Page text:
10 Things Everyone Should Know About Seasonal Depression
It's more than just the winter blues.
Healthy Living Editor, The Huffington Post
If you live any where in the Middle Atlantic or the North Eastern part of the United States you have just lived through a major snowstorm of epic conditions.
For some, the winter is hardly "the most wonderful time of the year".
What is SAD (Seasonal Affective Disorder)
Seasonal affective disorder is a condition that affects nearly 10 million American adults and can make a few months out of the year feel downright unbearable. It's common to feel bouts of the winter blues, but those with seasonal depression may experience symptoms and low moods that sometimes make everyday tasks feel impossible.
Here are a couple of things to keep in mind about seasonal affective disorder, its treatment options and how it affects people's daily lives.
1. The underlying cause of SAD isn't just bad weather.
In most cases, SAD is just a seasonal component of clinical depression or bipolar disorder, according to Michelle Riba, a professor of psychiatry and the associate director of the University of Michigan Depression Center.
"For people who see a regular pattern every year of getting sad, anxious or a cycling of moods, the first thing they need to do is to see someone to get an overall diagnosis," she said. "They need to treat the underlying depression."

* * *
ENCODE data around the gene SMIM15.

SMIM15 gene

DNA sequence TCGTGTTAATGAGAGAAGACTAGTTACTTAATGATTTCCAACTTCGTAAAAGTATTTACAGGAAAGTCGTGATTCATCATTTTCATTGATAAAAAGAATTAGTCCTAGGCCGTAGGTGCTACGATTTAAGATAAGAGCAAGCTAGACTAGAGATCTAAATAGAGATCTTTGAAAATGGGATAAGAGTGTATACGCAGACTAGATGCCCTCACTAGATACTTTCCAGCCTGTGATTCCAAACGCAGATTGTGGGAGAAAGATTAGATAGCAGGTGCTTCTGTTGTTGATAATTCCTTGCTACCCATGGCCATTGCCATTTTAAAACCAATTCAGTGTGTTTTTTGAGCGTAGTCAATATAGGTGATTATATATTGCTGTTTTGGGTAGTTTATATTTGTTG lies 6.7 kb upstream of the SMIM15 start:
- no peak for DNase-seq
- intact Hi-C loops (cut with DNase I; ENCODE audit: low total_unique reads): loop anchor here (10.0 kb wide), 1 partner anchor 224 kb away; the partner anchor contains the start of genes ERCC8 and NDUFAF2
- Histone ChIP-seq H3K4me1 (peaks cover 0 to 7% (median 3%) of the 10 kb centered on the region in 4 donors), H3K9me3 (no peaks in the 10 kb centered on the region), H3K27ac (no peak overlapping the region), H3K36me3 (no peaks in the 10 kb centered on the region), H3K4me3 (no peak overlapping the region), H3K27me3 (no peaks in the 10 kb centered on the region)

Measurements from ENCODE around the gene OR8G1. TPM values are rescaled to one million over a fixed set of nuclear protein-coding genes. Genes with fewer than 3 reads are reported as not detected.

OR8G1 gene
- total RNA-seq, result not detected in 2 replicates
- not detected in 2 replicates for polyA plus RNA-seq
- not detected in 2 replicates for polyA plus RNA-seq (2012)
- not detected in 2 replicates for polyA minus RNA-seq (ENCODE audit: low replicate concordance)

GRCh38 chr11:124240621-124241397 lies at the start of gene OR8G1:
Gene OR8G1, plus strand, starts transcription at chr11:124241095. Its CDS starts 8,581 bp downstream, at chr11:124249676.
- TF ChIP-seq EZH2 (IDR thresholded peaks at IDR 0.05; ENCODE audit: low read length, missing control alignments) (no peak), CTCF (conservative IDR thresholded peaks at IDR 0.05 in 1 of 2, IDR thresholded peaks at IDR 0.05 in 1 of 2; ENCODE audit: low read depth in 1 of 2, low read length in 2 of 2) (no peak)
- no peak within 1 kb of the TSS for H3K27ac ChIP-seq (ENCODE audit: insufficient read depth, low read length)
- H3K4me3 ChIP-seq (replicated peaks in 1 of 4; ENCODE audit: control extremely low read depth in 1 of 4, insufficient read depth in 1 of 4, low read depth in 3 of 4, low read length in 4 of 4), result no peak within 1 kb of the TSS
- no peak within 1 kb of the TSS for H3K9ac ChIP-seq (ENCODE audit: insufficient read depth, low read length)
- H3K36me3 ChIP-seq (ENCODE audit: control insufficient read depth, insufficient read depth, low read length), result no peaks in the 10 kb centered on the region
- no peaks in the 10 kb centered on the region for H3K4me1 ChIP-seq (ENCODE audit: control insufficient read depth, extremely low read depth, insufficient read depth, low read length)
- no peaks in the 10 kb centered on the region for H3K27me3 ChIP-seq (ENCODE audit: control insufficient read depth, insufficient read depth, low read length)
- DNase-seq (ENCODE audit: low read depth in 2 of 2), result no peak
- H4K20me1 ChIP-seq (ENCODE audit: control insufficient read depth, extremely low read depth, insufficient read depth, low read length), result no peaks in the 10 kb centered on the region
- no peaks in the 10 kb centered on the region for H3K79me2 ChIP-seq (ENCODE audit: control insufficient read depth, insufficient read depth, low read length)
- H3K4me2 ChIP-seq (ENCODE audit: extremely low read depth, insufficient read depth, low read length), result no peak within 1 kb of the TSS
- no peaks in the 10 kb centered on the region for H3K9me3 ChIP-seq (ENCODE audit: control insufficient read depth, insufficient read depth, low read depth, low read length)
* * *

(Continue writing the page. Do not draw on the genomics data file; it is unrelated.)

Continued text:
It can be easy to blame a bad mood on the earlier dark skies, but people should think twice before saying they "must have SAD." The condition is hardly something to be flippant about.
SAD is not something to laugh about or joke about," Riba said. "It's a significant health problem."
There are multiple ways to treat SAD...
For a long time, many considered light therapy one of the gold standards of SAD treatment. The method helps sufferers by exposing them to artificial light similar to sunlight. Experts theorize this technique helps correct the body's inner circadian rhythm and produces feel-good hormones that people get from the sun during other times of the year.
However, light therapy isn't the only route. Since the key is treating the underlying depression, that could include methods like cognitive behavioral therapy, medication or both. Recently a study published in the American Journal of Psychiatry found that talk therapy may even be more effective than light therapy when it comes to treating SAD. But keep in mind that the best method varies from person to person, Riba says. Any active treatment is better than nothing.
4. ...But it may take some time.
Riba says that most doctors don't determine if a person has SAD until they've experienced at least two episodes (essentially seasons) of the disorder. In other words, it may take a little while to make sure it's the right diagnosis. Physicians want to make sure that they're treating every aspect of a mental health disorder properly.
5. It's debilitating.
Symptoms of SAD include sadness, fatigue and a loss of motivation. Any depressive disorder can also be physically exhausting. People with depression often experience headaches and changes in appetite in addition to their emotional symptoms.
6. SAD doesn't always occur in the winter.